will receive a blue ribbon award in per-
formance and fine art video at the 1990
American Film and Video festival in San
Francisco later this spring.
The Visual Press, directed by com-
parative literature professor Mitchell Lif
ton. is one of the first univcrsity-hascri
scholarly television and film production
enterprises It works with academic in
stitutions and production companies to
create material with intellectual and
artistic merit from a broad range ol
Distribution on PBS will bring the pro-
grams to their largest audience to date.
The tapes were premiered at a sym-
posium on Beckett at the Smithsonian
Institution in 1989. ■
" — lir/tiii Hitseit
The schedule for individual school and
college ceremonies is;
• Computer. Mathematical and Physical
Sciences. 2 p.m.. Memorial Chapel;
• Business and Management. 2 p.m..
Cole Student Activities Building;
• Education, IL.SOa.m.. Reekord
• Engineering, 2 p.m.. Reekord
• General Studies. 11:30 a.m., Colon.)
• Health and Human Performance,
11:30 a.m.. PERU Building, Room 2101;
• Library and Information Services,
11:50 a.m., Hornbake Library. Assembly
% 2 50,000 Pledged To CBM
Ernst & Young, one of the world's
leading full -service accounting firms, has
pledged 1250,000 10 the building cam-
paign of the College of Business and
Management. The college launched the
campaign last month to support con
struction of its new S22 million Facility,
The accounting firm and the business
school have had a strong relationship for
many years. Twenty-nine business alum-
ni are full partners in the firm, which
each year recruits a significant number
of Maryland graduates. In 1981, the firm
established endowed facultv positions at
the college— the Ernst S Whinney Alum-
ni Professorship and Faculty Fellowship,
A classroom in the new building will
be named fur ihe firm.
French Dept. Hosts William
Michel Oriano, deputy cultural
counsellor of France, will present a lec-
ture on "The Cultural Politics of France"
at 1 p.m.. May ~. in the Language House
Reception Hall as part of the new
William Falls Memorial Lecture Series.
The series was started through a gift to
the Department of French and Italian
Languages designed to honor Falls, a
tormer professor of French at the univer-
sity, Oriano's presentation is die first in
what will he an annual series. For more
information, call 154*4303.
Meteorology Presents Fifth
Global Change Lecture
A Science of Global Change lecture.
"The Role of Oceans in Climate and
Climate Change," will be presented
Thursday, May 1" hy Prof Carl Wunsch.
Cecil and Ida Green professor. Center of
Meteorology and Physical Oceanography,
Massachusetts Institute of Technology,
Cambridge. Wunsch will discuss the pro-
blems of understanding the oceans' ef-
fects on weather in a changing global
climate. Wunsch "s lecture, the fifth in a
series of global change lectures presented
hy the Department of Meteorology,
begins at K p.m. in the Auditorium of
the Adult Education Center at Cniversiiv
Boulevard and Adelphi Road. Call
• Colleges of Agriculture and Life
Sciences. 11:3(1 a.m.. Memorial Chapel;
• Behavioral and Social Sciences. 11:30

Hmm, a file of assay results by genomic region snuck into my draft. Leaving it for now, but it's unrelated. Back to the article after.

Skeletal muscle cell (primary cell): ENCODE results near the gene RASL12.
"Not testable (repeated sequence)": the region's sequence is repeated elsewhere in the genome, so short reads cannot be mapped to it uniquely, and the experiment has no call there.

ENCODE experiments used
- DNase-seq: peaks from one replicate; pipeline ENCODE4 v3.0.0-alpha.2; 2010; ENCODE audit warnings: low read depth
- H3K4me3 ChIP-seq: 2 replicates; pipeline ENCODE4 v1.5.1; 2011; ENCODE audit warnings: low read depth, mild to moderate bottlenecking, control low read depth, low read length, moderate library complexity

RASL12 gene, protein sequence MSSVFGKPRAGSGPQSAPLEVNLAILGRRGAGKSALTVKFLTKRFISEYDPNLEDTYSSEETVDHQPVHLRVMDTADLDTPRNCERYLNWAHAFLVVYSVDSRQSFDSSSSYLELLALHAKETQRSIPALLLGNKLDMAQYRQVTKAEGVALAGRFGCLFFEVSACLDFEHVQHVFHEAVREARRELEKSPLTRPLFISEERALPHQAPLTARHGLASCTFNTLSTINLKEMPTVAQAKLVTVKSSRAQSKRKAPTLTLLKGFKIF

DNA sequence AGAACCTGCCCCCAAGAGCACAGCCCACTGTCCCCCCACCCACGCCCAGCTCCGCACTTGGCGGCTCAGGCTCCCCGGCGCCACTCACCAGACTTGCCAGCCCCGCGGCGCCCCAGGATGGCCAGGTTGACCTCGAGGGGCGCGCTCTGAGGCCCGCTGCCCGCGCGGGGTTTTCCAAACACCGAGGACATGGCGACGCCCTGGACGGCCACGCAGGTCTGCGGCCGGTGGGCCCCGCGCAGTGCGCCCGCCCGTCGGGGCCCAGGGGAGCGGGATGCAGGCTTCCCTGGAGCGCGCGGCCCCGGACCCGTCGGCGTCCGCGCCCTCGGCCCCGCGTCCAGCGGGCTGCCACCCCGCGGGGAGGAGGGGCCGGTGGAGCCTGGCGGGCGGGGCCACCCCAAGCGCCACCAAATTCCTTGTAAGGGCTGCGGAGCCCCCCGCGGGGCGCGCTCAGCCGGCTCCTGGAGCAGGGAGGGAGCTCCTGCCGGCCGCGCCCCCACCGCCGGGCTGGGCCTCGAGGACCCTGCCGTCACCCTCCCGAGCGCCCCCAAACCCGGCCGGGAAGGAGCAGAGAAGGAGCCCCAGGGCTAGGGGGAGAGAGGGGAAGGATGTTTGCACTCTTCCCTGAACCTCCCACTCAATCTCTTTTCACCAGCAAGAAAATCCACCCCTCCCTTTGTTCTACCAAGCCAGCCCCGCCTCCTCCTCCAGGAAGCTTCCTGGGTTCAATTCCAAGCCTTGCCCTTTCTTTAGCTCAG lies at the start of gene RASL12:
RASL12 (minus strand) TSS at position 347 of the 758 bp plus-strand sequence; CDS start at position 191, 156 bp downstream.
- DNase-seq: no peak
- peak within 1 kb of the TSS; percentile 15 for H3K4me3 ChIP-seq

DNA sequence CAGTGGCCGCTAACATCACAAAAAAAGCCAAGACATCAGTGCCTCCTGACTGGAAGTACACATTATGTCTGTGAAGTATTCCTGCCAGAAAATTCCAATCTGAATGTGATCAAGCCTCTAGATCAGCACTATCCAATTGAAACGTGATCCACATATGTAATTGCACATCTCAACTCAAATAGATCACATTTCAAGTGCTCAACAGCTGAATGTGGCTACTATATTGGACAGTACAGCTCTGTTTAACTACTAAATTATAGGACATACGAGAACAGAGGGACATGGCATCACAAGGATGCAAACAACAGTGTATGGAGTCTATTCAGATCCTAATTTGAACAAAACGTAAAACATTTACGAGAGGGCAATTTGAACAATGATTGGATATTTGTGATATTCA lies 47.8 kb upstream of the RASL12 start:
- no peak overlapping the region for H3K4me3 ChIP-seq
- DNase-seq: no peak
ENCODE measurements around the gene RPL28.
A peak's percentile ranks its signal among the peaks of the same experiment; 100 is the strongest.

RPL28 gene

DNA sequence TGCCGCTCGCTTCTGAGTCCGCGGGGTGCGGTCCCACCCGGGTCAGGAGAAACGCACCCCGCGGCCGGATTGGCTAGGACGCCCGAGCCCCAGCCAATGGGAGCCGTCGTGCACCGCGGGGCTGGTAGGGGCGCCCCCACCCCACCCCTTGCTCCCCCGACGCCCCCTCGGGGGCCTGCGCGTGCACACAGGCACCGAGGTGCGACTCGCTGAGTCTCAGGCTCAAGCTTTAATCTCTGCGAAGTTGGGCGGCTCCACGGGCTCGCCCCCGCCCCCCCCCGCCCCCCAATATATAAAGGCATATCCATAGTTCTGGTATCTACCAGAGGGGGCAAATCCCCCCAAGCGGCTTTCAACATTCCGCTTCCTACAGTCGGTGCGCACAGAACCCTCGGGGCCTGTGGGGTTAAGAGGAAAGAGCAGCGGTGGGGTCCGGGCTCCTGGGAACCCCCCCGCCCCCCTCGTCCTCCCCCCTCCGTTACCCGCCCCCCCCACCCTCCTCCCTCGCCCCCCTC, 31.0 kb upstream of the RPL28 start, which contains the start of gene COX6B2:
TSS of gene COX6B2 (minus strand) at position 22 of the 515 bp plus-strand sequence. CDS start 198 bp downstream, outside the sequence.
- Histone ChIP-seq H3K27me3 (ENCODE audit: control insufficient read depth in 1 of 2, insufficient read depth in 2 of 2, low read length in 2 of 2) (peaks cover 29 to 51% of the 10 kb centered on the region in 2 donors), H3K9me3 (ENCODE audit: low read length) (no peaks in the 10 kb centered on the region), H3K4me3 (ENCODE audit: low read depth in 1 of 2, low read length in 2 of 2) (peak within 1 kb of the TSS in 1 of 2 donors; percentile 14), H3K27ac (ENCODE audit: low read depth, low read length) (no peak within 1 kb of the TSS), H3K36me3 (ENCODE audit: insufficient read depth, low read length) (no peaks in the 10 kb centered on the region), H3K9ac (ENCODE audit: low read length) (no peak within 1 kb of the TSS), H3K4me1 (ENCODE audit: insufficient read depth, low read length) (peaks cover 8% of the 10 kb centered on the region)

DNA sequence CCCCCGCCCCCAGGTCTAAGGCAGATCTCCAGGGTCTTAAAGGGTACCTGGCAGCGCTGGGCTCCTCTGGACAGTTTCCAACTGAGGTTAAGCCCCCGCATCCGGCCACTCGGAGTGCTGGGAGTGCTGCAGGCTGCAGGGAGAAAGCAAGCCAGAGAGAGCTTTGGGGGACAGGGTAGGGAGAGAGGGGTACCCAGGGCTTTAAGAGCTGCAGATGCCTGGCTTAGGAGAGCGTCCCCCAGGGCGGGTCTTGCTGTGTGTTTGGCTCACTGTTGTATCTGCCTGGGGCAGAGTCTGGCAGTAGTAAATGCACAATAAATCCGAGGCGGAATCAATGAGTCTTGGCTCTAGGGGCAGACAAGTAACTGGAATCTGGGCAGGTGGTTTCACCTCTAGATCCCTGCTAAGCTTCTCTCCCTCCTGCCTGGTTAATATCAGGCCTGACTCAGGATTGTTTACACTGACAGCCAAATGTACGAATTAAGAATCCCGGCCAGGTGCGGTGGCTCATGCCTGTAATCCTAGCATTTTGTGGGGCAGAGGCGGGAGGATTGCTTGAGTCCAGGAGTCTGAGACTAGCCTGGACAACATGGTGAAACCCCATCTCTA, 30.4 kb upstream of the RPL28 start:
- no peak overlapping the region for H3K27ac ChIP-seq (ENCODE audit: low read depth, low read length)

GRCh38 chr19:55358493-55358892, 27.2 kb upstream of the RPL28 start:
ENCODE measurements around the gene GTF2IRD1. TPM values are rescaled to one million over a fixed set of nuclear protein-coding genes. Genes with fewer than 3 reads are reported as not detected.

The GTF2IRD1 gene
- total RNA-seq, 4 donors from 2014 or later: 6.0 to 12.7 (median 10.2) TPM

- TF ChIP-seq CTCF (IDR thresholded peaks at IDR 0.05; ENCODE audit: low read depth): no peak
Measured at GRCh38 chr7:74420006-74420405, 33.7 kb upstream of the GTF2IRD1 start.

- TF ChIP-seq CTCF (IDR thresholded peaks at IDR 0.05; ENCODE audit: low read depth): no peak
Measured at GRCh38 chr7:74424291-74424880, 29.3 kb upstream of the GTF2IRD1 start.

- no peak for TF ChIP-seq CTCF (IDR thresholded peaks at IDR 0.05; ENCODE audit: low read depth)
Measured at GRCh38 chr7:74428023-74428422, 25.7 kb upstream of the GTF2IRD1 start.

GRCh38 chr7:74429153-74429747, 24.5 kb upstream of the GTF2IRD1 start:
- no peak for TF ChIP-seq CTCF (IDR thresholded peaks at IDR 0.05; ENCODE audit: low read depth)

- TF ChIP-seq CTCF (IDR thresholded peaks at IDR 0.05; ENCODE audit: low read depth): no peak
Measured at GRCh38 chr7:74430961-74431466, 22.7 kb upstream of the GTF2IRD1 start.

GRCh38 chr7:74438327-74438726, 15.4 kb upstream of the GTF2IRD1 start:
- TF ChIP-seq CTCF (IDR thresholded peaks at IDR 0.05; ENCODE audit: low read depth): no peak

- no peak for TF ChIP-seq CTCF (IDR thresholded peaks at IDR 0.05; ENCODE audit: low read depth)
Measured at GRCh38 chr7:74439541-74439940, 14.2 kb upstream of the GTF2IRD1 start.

a.m.. Cole Student Activities Building;
•Journalism, 11:30 a.m.. Hoff Theatre.
• Public Affairs. 11:30 a.m., lel'iak
• Architecture. 11:30 a.m., Architecture
■• Arts and Humanities, Tawes Theatre,
11:30 a.m, and 2 p.m.
NOTE: The College of Human Ecology
will hold its graduation ceremony
'Wednesday, May 1,^ at 7:30 p.m.. in
Memorial Chapel. ■
Academic Alliance Grants
The National Project in Support of
Academic Alliances, established hy the
American Association for Higher Educa-
tion through a grant from the John I)
and Catherine T. MacArthur Foundation,
has announced that grants up to S still
are available to existing or newly form
ing local alliances. The National Project
specifically promotes the school-college
collaborative model known as Academic
Uliances— local, discipline-based groups
or school and college faculty, Any
school and college faculty team is eligi-
ble to apply The deadline for applica-
tion submission for Cycle 1 of the grants
is May 31 and for Cycle II. sept. I. Fur
applications, contact Paula V. Bagasao.
director. Academic Alliance Project.
AAHE, One Dupont Circle. N.W., Suite
600. Washington. D,C 20036 or call.
LETTER TO THE EDITOR
In the April lo issue of Outlook. Lisa
ORourkc wrote a ven informative article
about the aijtiaculture research being
conducted b\ Dr. Bonar. an associate
professor of zoology, and Dr. Coon, a
research associate in the department of
microbiology, with the St. George Oyster
I would like to bring to your a lien lion
the fact that the Si George Oyster Com-
pany has much closer ties to the univer
sity than Ms. O'Rourke mentioned in her
article. The oyster company is a sub
si diary of Adheron Corporation. Adheron
is part of the small business incubator,
the Technology Advancement Program
(TAP), located on the tail lege Park cam-
pus. Adheron has also won three match
ing grams from the Maryland Industrial
Partnerships (MIPS) program,
MIPS and TAP are programs within the
Engineering Research Center (I-'RC) which
benefit the university faculty members as
well as Maryland businesses. By
establishing stronger ties between the
university and industry, the ERC hopes
to improve the suite of industry in
MIPS Corporate Relations Manager